During his tenure as AG, Racine sought to offset this issue by advocating for the Zoning Commission to expand its use of “inclusionary” zoning[16], or the policy of requiring developers to include a set percentage of affordable units whenever breaking ground on a new project.[17] Inclusionary zoning has shown to be a very effective tool in adding affordable units to the market.[18] This is just one example of the important advocacy work the OAG can do when it acts independently from the Zoning Commission. With its team of expert housing lawyers, the OAG can come up with creative and effective solutions to ensure that the Zoning Commission is prioritizing affordability.

While D.C.’s previous AG, Karl Racine, viewed the lack of safe and affordable housing as “one of the most significant issues facing the District,” Schwalb should also give the issue the same level of primacy. In testimony before the D.C. Council, Schwalb listed his top priorities as newly appointed AG to be: public safety, a more equitable allocation of city resources, protecting democratic values, and building institutional excellence within the OAG.[19] While all important areas of focus, in a city gentrifying as rapidly as D.C., the protection of long-time and low-income residents’ ability to afford housing is of paramount importance, and deserves a heightened focus.


[1] See Martin Austermuhle, Exit Interview: Karl Racine Reflects on His Eight Years as D.C. Attorney General, Dcist (Dec. 29, 2022),

[2] Off. of the Att’y Gen., AG Racine Testimony on the Office of the Attorney General’s Work to Stand Up for District Residents (Feb. 10, 2022),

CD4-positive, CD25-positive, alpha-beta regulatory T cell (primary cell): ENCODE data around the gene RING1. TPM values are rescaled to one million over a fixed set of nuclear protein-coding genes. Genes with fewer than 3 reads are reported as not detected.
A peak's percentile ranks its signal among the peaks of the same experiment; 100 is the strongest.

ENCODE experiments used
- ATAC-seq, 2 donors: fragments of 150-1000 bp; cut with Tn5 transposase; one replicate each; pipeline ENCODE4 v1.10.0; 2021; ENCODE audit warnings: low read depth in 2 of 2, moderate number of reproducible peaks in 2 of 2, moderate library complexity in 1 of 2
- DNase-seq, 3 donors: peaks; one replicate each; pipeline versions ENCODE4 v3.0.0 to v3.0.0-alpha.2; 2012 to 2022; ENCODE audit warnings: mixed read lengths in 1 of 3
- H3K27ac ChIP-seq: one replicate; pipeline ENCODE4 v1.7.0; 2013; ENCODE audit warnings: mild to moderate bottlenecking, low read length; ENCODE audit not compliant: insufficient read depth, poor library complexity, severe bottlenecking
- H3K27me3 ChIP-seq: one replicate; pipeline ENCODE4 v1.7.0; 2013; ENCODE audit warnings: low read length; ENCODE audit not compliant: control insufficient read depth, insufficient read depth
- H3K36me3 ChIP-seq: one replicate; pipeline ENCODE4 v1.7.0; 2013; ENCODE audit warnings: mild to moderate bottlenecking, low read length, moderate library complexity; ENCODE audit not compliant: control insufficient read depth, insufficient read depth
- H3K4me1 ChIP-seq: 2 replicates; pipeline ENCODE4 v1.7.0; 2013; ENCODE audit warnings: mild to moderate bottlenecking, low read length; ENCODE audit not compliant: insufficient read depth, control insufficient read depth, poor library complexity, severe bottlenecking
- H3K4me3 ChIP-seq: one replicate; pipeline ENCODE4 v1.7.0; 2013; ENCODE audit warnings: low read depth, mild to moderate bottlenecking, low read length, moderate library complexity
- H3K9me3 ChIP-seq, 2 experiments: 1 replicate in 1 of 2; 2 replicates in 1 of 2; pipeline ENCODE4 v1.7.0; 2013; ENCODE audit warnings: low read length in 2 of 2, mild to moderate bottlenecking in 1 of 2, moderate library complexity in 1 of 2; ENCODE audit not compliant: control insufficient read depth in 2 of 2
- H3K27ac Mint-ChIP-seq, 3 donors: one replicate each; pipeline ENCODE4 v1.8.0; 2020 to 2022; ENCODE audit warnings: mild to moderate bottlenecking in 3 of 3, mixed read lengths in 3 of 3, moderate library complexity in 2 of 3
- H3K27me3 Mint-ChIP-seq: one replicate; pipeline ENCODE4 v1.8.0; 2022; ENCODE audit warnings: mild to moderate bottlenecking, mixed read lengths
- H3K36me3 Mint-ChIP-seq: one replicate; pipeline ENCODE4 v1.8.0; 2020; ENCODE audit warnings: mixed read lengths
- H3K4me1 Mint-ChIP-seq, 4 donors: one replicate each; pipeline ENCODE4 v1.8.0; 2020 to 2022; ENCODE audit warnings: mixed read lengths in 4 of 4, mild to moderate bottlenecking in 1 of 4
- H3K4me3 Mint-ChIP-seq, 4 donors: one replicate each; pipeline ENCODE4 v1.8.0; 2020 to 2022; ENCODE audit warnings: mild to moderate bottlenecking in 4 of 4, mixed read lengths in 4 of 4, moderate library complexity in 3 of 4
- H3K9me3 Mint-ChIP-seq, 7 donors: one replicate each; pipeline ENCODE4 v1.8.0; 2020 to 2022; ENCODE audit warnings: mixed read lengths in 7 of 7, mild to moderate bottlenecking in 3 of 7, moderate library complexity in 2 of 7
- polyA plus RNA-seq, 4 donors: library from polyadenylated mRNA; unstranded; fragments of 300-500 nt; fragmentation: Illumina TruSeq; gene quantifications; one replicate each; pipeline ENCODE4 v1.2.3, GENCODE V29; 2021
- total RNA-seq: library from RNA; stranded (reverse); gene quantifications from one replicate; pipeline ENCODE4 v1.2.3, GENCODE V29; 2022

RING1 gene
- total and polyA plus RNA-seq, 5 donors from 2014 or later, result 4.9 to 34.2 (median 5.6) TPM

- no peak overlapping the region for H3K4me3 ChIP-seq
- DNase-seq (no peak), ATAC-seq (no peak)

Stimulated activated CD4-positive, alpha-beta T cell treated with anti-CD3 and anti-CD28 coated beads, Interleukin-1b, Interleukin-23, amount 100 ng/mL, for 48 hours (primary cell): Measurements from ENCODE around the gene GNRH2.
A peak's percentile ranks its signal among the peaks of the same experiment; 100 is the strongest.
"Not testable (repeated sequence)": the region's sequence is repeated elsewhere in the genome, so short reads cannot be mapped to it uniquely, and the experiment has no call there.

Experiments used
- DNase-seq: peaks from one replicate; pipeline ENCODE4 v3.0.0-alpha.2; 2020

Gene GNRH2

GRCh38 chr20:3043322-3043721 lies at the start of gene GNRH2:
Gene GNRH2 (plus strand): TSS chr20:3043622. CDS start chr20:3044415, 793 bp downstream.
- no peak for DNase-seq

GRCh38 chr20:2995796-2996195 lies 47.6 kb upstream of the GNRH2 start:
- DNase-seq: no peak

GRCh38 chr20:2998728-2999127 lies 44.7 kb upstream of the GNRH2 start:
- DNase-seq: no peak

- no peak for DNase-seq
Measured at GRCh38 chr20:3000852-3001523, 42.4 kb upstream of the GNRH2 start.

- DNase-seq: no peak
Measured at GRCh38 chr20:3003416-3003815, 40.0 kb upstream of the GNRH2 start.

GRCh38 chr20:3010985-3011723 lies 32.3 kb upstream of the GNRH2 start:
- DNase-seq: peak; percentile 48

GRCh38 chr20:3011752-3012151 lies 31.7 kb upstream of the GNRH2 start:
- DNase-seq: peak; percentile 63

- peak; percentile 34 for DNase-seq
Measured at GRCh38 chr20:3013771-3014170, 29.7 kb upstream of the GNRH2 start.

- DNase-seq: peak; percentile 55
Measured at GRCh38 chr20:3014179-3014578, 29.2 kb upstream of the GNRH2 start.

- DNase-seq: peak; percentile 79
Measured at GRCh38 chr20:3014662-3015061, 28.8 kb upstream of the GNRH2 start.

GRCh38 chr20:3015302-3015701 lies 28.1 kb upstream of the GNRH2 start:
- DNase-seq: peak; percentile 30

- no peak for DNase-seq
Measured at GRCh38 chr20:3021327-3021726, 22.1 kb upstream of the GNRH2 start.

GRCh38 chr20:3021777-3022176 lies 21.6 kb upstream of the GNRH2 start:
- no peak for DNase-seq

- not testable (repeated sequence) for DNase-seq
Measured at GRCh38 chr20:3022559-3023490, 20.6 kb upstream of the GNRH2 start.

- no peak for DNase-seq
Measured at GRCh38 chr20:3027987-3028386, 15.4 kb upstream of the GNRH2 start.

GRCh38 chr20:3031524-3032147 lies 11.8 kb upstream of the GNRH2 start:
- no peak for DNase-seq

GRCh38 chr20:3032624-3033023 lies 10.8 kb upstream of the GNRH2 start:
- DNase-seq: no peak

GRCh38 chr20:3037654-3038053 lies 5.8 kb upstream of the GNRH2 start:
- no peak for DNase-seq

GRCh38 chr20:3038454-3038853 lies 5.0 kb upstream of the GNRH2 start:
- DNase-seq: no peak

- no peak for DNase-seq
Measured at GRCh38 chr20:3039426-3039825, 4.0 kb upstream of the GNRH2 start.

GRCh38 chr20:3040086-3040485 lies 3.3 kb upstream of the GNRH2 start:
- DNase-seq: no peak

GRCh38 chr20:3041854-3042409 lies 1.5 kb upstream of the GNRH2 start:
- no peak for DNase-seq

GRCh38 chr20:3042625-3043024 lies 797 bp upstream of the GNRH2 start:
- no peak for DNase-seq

[3] Off. of the Att’y Gen., AG Racine Announces Largest Civil Penalty in a Housing Discrimination Case in U.S. History (Oct. 20, 2022)

[4] Off. of the Att’y Gen., supra note 2.

[5] Id.

[6] Off. of the Att’y Gen., AG Racine Announces New Focus on Advocating for the Public Interest in Zoning and Development Cases (Dec. 2, 2021),

[7] Id.

[8] Id.

[9] DC’s New Attorney General Talks Juvenile Crime, Zoning Decisions and Washington Commanders Investigations, Fox 5 (Jan. 5, 2023),

[10] Ally Schweitzer, D.C. Attorney General Announces New Role as Affordable Housing Advocate, Dcist (Dec. 3, 2021),

[11] 2020 Census Data Shows DC Population Growth Nearly Tripled Compared to Previous Decade, DC Gov’t (Apr. 26, 2021),

[12] Jason Richardson et al., Shifting Neighborhoods: Gentrification and Cultural Displacement in American Cities 4 (Nat’l Cmy. Reinvestment Coal., 2019), (when looking at percentage of eligible neighborhoods).

[13] Id.

[14] See Leah Brooks et al., The Washington, DC Region Needs More Housing, and Satellite Data Can Tell Us Where to Build, Brookings (June 4, 2020),

[15] See Nat’l Low Income Hous. Coal., Housing Needs by State: District of Columbia (2020),

[16] Off. of the Att’y Gen., supra note 6.

[17] Brian R. Lerman, Mandatory Inclusionary Zoning-The Answer to the Affordable Housing Problem, 33 B. C. Envtl. Aff. L. Rev. 383, 385 (2006).

[18] Nicholas J. Bruncik, Inclusionary Housing: Proven Success in Large Cities, 10 Am. Plan. Ass’n 1,1 (2004).

[19] Off. of the Att’y Gen., AG Schwalb Testimony Before DC Council on Future of the Office of the Attorney General & Its Work to Protect Residents (Feb. 22, 2023),